morning he sees Cassio with her; She importunes him to restore
Cassio. Othello shews nothing of the Souldiers Mettle: but like a
tedious, drawling, tame Goose, is gaping after any paultrey
insinuation,
labouring to be jealous; And catching at every blown surmize. [149]

JAGO. My Lord, I see you are moved.
OTH. No, not much moved.
Do not think but Desdemona is honest.

JAG. Long live she so, and long live you to think so.
OTH. And yet how Nature erring from it self,
JAGO. I, There's the point: as to be bold with you,
Not to affect many proposed Matches
Of her own clime, complexion, and degree,
Wherein we see, in all things. Nature tends,
Fye, we may smell in such a will most rank,
Foul disproportion, thoughts unnatural

(III. iii. 228-37)

The Poet here is certainly in the right and by consequence the
foundation of the Play must be concluded to be Monstrous; And the
constitution, all over, to be most rank,

Foul disporportion, thoughts unnatural.

Which instead of moving pity, or any passion Tragical and Reasonable,
can produce nothing but horror and aversion, and what is odius
I and grievous to an Audience. After this fair Mornings work, the
Bride enters, drops a Cursey.

DESD. How now, my dear Othello,
Your Dinner, and the generous Islanders
By you invited, do attend your presence.

OTH. I am to blame.
DESD. Why is your speech so faint? Are you not well.
OTH. I have a pain upon my Fore-head, dear.
(III. iii. 283-8)

Michael Cassio came not from Venice in the Ship with Desdemona,
nor till this Morning could be suspected of an opportunity with her.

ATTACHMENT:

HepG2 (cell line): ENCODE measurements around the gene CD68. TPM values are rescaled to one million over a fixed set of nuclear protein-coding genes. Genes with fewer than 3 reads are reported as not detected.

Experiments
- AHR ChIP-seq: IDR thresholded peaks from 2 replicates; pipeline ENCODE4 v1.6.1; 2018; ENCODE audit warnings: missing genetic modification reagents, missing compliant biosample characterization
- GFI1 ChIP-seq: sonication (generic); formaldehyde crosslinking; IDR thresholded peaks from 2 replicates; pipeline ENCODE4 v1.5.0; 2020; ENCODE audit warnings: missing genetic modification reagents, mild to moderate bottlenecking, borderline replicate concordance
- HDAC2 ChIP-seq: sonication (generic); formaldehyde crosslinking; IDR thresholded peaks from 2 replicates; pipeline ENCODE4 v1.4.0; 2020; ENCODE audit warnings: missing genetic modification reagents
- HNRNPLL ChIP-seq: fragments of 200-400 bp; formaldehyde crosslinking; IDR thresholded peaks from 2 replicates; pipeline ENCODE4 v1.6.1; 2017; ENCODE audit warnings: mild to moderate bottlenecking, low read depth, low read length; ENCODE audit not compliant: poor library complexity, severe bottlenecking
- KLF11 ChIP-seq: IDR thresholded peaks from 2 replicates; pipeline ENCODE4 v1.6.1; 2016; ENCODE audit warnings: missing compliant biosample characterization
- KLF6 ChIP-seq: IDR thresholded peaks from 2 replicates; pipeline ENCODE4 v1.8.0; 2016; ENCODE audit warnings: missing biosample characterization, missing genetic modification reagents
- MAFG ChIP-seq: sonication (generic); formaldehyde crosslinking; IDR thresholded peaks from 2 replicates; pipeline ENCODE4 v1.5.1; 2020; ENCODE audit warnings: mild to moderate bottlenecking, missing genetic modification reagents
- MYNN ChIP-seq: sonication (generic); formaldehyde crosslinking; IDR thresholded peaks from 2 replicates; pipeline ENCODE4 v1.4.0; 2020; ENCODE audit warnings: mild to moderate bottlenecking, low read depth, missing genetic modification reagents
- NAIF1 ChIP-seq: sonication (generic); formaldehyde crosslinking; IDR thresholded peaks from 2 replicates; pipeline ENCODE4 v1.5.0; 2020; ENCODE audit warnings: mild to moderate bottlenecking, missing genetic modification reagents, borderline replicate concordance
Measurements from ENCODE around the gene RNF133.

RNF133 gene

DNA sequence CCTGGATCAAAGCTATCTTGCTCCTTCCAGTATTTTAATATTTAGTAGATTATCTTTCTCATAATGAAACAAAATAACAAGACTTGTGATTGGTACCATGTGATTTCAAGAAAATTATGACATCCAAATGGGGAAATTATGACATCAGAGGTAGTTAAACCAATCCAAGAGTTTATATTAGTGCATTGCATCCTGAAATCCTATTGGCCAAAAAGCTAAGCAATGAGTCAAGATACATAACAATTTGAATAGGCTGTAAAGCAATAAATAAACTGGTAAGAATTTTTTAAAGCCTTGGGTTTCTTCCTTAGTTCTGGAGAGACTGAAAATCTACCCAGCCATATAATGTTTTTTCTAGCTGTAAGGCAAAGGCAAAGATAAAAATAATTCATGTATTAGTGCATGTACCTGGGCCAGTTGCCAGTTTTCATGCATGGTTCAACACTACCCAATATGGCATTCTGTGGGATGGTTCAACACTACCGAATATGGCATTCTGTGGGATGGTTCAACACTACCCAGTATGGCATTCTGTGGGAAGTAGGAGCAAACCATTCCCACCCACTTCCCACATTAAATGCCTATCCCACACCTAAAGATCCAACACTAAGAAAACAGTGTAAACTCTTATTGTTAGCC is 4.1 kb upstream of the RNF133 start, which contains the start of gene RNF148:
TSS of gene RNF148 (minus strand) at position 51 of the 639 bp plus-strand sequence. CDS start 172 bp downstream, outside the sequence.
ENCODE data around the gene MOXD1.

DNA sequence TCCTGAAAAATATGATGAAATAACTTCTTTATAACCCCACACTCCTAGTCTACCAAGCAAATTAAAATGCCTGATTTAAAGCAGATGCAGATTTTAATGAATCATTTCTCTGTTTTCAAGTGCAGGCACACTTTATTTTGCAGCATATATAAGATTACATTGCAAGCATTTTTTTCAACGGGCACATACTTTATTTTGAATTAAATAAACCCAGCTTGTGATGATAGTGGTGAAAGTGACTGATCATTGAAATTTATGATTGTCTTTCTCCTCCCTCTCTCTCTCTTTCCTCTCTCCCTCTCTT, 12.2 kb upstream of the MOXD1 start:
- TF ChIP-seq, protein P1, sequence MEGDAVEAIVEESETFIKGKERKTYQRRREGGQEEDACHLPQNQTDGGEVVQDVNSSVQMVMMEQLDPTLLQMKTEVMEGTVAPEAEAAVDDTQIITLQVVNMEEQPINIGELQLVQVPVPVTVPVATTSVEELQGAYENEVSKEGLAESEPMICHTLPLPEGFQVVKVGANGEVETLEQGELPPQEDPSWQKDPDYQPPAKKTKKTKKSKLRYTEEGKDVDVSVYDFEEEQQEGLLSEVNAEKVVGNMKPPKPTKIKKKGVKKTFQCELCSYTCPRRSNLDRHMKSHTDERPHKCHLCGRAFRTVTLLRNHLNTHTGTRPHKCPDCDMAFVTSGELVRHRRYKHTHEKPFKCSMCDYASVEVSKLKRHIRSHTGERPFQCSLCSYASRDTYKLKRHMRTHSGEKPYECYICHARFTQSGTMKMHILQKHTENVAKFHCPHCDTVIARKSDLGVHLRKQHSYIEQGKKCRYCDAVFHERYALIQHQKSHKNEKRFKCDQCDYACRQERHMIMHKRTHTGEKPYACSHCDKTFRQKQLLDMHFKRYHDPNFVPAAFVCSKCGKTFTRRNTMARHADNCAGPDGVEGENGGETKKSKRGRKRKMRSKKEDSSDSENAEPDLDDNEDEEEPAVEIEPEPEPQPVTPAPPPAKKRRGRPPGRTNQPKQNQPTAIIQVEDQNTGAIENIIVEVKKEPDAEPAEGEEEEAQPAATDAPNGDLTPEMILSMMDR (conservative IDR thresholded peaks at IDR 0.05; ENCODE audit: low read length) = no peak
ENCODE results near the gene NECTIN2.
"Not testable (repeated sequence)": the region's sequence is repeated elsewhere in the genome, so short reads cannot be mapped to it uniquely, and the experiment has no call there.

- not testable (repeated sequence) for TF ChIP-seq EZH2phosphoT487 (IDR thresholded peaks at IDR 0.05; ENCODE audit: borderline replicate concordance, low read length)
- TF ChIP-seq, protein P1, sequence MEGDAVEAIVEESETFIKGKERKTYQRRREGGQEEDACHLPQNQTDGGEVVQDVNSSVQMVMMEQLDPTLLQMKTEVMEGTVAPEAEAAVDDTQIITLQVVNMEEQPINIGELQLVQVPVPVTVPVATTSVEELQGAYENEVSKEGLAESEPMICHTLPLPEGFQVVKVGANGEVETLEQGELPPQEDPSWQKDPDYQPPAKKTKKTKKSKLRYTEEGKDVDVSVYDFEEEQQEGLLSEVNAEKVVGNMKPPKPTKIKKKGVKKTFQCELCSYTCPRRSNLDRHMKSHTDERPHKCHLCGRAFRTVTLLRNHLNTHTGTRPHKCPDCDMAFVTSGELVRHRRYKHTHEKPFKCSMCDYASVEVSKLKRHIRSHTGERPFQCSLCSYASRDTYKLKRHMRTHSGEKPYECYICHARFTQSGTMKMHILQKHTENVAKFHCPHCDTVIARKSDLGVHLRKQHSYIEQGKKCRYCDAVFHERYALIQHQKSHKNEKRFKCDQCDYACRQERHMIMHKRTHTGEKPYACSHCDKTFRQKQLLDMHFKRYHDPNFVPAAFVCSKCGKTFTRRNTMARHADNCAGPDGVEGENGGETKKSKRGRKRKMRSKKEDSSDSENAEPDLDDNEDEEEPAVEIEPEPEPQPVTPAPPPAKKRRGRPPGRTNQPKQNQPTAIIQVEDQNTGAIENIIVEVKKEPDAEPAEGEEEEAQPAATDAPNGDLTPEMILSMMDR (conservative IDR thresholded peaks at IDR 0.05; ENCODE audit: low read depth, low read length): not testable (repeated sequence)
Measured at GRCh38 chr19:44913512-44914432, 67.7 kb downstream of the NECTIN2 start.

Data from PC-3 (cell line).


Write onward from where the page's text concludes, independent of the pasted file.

And 'tis now but Dinner time; yet the Moor complains of his Forehead.
He might have set a Guard on Cassio, or have lockt up Desdemona,
or have observ'd their carriage a day or two longer. He
is on other occasions phlegmatick enough: this is very hasty.
But after Dinner we have a wonderful flight: [150]

OTHEL. What sense had I of her stoln hours of lust?
I saw't not, thought it not, it harm' d not me:
I slept the next night well, was free and merry,
I found not Cassio's kisses on her lips
---
(III. iii. 342-5).


A little after this, says he,

OTH. Give me a living reason that she's disloyal.
JAGO. I lay with Cassio lately,
And being troubled with a raging Tooth, I could not sleep;
There are a kind of men so loose of Soul,
That in their sleeps will mutter their affairs,
One of this kind is Cassio:
In sleep I heard him say: sweet Desdemona,
Let us be wary, let us hide our loves:
And then, Sir, wou'd he gripe, and wring my hand,
Cry out, sweet Creature; and then kiss me hard,
As if he pluckt up kisses by the roots,
That grew upon my Lips, then laid his Leg
Over my Thigh, and sigh'd, and kiss'd, and then
Cry'd, cursed fate, that gave thee to the Moor.

(III. iii. 413-30)


By the Rapture of Othello, one might think that he raves, is not of
sound Memory, forgets that he has not yet been two nights in the
Matrimonial Bed with his Desdemona. But we find Jago, who should
have a better memory, forging his lies after the very same Model.
The very night of their Marriage at Venice, the Moor, and also
Cassio, were sent away to Cyprus. In the Second Act, Othello and
his Bride go the first time to Bed; The Third Act opens the next
morning. The parties have been in view to this moment. We saw the
opportunity which was given for Cassio to speak his bosom to her;
once, indeed, might go a great way with a Venetian. But once, will
not do the Poets business; The Audience must suppose a great many
bouts, to make the plot operate. They must deny their senses, to
reconcile it to common sense: or make it any way consistent, and
hang together. [151]



Jago had some pretence to be discontent with Othello and Cassio:
And what passed hitherto, was the operation of revenge. Desdemona